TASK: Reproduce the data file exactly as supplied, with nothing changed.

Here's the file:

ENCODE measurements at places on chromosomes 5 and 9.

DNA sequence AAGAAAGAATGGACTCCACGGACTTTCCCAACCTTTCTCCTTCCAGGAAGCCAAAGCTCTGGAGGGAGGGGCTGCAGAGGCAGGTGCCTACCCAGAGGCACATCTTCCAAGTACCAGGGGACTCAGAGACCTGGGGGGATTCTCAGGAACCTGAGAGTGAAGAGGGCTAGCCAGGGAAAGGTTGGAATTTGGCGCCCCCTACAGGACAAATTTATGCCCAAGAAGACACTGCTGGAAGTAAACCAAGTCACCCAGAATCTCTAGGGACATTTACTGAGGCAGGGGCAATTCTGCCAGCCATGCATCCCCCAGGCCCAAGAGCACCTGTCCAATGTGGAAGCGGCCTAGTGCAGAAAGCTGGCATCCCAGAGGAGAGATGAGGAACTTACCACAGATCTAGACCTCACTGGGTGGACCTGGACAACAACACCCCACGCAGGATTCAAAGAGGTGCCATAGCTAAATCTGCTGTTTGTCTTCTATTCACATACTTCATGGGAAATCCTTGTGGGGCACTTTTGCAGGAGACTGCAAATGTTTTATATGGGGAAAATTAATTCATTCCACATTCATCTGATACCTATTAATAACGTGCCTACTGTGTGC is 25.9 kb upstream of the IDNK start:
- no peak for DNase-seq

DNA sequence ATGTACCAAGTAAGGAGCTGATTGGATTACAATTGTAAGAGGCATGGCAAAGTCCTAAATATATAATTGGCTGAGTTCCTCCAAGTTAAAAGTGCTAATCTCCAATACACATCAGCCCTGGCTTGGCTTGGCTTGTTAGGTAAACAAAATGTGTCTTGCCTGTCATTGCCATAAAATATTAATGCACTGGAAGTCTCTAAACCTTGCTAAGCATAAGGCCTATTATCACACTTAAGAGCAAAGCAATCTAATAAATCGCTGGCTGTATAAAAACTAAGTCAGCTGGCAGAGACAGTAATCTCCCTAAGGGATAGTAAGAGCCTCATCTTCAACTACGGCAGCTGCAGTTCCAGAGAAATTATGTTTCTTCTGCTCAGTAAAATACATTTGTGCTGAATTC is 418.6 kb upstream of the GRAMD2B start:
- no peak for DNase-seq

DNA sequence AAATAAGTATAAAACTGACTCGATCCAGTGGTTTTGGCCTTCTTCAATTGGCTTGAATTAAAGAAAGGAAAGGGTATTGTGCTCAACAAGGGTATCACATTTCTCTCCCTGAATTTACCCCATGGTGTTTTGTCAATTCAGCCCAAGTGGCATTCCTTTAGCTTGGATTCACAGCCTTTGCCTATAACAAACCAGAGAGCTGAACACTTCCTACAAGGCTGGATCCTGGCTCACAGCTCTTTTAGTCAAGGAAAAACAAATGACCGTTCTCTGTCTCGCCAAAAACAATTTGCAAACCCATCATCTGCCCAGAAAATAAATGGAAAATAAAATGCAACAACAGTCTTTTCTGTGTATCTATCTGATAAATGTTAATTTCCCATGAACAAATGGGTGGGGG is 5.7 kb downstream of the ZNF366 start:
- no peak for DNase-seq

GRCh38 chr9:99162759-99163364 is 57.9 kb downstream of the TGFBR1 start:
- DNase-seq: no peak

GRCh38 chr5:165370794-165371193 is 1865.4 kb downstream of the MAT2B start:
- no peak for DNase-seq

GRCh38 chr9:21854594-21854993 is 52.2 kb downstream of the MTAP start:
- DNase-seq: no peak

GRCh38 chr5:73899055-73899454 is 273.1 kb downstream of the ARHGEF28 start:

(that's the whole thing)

ENCODE measurements at places on chromosomes 5 and 9.

DNA sequence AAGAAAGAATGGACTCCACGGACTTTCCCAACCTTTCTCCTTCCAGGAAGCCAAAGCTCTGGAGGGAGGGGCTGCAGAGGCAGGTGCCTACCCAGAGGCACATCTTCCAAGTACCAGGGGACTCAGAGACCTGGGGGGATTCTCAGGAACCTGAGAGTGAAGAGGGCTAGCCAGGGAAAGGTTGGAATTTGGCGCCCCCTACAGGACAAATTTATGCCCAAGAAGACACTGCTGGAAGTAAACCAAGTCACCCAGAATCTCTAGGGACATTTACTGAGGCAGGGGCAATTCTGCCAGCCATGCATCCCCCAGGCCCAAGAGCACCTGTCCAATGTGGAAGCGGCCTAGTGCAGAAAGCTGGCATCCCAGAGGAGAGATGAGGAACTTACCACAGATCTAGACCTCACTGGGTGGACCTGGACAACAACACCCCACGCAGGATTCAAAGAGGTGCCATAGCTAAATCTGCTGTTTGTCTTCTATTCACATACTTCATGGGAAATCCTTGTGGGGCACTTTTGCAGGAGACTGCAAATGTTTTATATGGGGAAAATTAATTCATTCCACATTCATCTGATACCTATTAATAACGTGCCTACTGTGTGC is 25.9 kb upstream of the IDNK start:
- no peak for DNase-seq

DNA sequence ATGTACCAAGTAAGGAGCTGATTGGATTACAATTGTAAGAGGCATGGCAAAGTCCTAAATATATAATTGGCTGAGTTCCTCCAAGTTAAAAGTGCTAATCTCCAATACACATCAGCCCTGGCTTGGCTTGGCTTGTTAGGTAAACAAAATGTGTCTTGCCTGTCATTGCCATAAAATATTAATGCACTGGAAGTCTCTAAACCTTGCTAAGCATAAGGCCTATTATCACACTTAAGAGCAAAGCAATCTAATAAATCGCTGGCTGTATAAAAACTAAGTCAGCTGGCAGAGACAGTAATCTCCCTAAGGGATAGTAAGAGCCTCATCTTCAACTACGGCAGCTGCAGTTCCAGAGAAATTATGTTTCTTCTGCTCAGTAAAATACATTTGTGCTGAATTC is 418.6 kb upstream of the GRAMD2B start:
- no peak for DNase-seq

DNA sequence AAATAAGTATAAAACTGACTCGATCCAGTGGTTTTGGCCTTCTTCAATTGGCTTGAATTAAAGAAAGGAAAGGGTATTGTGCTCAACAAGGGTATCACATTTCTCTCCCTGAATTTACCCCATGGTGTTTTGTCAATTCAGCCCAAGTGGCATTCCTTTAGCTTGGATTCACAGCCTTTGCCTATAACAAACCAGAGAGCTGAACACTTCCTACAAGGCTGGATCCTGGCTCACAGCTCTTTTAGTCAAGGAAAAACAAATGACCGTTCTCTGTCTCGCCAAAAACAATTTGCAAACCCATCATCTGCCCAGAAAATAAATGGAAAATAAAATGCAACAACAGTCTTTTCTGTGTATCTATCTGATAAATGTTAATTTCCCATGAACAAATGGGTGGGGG is 5.7 kb downstream of the ZNF366 start:
- no peak for DNase-seq

GRCh38 chr9:99162759-99163364 is 57.9 kb downstream of the TGFBR1 start:
- DNase-seq: no peak

GRCh38 chr5:165370794-165371193 is 1865.4 kb downstream of the MAT2B start:
- no peak for DNase-seq

GRCh38 chr9:21854594-21854993 is 52.2 kb downstream of the MTAP start:
- DNase-seq: no peak

GRCh38 chr5:73899055-73899454 is 273.1 kb downstream of the ARHGEF28 start: